Founded in 1966, The American Dance Therapy Association (ADTA) set out on a mission to facilitate the psychotherapeutic use of movement as a method to further the emotional, cognitive, social, and physical integration of the individual.  They now host 76 charter members with an 18-member board of directors and various committees, more than 1200 professional and nonprofessional members and sponsors annual  conferences as well  as the formation of regional groups, seminars, workshops, and meetings (Pratt, 2004).

Both Brooke and Rodriguez distinguish three notions that are foundational to DMT work. First, a person’s emotional and psychological needs, including their history, can be observed through movement. Secondly, the DMT therapist must have a strong therapeutic alliance in place with the client to support their movement process. And lastly, that changes in movement behavior can impact a person’s total functioning (Brooke, 2007) (Rodriguez, 2007).

DMT entails a licensed and trained dance/movement therapist working with individuals or groups of all ages, with a range of mental, emotional and physical capabilities in a variety of inpatient or outpatient settings (Dayton, 2010). Among the many methods a DMT therapist might use, the following are examples provided by a variety of experts who have examined dance movement work.

In his work with Healing Trauma and the relationship among attachment, mind, body, and brain, Siegel notes how the DMT therapist may work with each individual to attend to their body, detect subtle shifts in posture, and observe eye contact, breath patterns, and voice changes (Siegel, 1999).

Payne, in his study of the theory, research, and practice of DMT, describes the role of the therapist. The therapist are attuned to the tensions held within the body that may be heightening awareness of an action or feeling, and awareness of the breath.  They may use sensory use of touch in many variations of manifestation using a multidisciplinary approach (Payne, 2004). The variety of activities range from a variety of small and large movements, rhythmic dance, spontaneous and creative movements, thematic movement improvisation, unconscious symbolic body movement, group dance, and movement and relaxation exercises (Dayton, 2010) (Mills & Daniluk, 2002), here-and-now exercises,  guided imagery, assertiveness training, and sensory integration activities (Kierr, 2011). Dayton, in her research on the creative use of dance/movement therapy processes to transform intrapersonal conflicts associated with sexual trauma in women, describe the dance/movement therapist as acting as both a participant and as an observer. The therapist may join the client in movement, mirror the client’s movements, and/or observe their movements, always following the client’s lead, rather than taking the lead (Dayton, 2010).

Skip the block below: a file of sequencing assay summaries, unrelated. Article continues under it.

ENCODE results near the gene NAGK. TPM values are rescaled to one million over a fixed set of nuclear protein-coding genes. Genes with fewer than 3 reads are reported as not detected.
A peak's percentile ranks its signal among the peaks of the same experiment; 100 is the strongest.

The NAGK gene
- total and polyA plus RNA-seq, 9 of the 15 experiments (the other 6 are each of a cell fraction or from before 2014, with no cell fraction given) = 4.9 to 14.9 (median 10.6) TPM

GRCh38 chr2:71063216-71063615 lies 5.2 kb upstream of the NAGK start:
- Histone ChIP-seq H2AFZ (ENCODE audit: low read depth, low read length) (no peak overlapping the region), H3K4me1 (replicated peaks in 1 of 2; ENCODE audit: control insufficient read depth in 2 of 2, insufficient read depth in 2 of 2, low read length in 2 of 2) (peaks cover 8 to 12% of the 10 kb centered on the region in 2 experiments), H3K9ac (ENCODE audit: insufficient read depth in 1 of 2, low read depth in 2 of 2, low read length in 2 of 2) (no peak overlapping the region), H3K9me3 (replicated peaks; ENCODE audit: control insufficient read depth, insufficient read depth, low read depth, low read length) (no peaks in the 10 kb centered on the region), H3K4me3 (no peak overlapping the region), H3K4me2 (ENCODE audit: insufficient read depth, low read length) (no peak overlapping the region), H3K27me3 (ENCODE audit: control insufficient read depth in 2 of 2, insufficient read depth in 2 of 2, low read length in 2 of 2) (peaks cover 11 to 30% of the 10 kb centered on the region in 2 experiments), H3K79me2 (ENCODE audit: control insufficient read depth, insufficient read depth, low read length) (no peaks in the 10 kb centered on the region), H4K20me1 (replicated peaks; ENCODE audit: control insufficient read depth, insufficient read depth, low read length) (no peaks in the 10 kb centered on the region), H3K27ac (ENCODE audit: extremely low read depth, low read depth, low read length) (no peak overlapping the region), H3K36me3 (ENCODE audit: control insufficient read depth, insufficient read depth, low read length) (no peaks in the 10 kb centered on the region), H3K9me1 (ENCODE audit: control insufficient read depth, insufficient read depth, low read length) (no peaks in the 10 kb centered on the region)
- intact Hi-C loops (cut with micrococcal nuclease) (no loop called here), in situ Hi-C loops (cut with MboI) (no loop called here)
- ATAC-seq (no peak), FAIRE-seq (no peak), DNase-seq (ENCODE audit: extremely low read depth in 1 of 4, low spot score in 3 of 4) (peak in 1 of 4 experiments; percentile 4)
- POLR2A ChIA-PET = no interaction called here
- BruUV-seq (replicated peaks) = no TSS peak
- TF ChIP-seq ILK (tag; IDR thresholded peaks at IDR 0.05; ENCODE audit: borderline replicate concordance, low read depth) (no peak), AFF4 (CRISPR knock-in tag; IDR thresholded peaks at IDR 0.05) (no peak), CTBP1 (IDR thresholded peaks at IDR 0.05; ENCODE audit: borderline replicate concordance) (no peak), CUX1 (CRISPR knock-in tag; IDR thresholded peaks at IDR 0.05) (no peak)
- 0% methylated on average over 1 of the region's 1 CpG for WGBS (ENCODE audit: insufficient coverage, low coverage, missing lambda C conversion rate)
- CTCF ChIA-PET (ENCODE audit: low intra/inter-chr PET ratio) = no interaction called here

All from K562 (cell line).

Movement will reveal a lot of where the individual is at. Because of the intimate nature of sexual trauma, an individual’s sense of safety, trust, and personal boundaries can be injured (Rodriguez, 2007). Sometimes DMT therapists will find clients who have an extensive restriction of movement repertoire, inability to create spontaneous movement, under or over regulation of emotions, anxiety triggered by physical touch, or inability to contain body boundaries (Payne, 2004). Survivors are taught to recognize tactile sensations in their own skin through exercises such as circling, shaking, tapping, patting, stretching, pulling, pushing, clapping, swinging, and rocking (Payne, 2004), in order to grow in awareness of their bodies in space and time, to define their bodily boundaries, and to identify, integrate, and articulate the sensations in their bodies (Michaelson, 2006).

 A variety of case studies illustrate DMT’s proven effectiveness  time and time again. DMT has been shown to work with multiple populations including those with mental illnesses, disabilities, anxiety disorder, eating disorders, Parkinson’s disease, addictions, multiple personality disorders, and persons who have been abused, such as children, battered women, the elderly, blind people, people with learning difficulties, and people with physical disabilities, and survivors of sexual abuse (Mills & Daniluk, 2002) schizophrenia, cerebral vascular accidents (Pratt, 2004). Pratt also describes a meta-analysis published in 1996 that suggested that dance/movement therapy may help children, psychiatric patients, and elderly persons with varying disorders, and anxiety in particular (Pratt, 2004).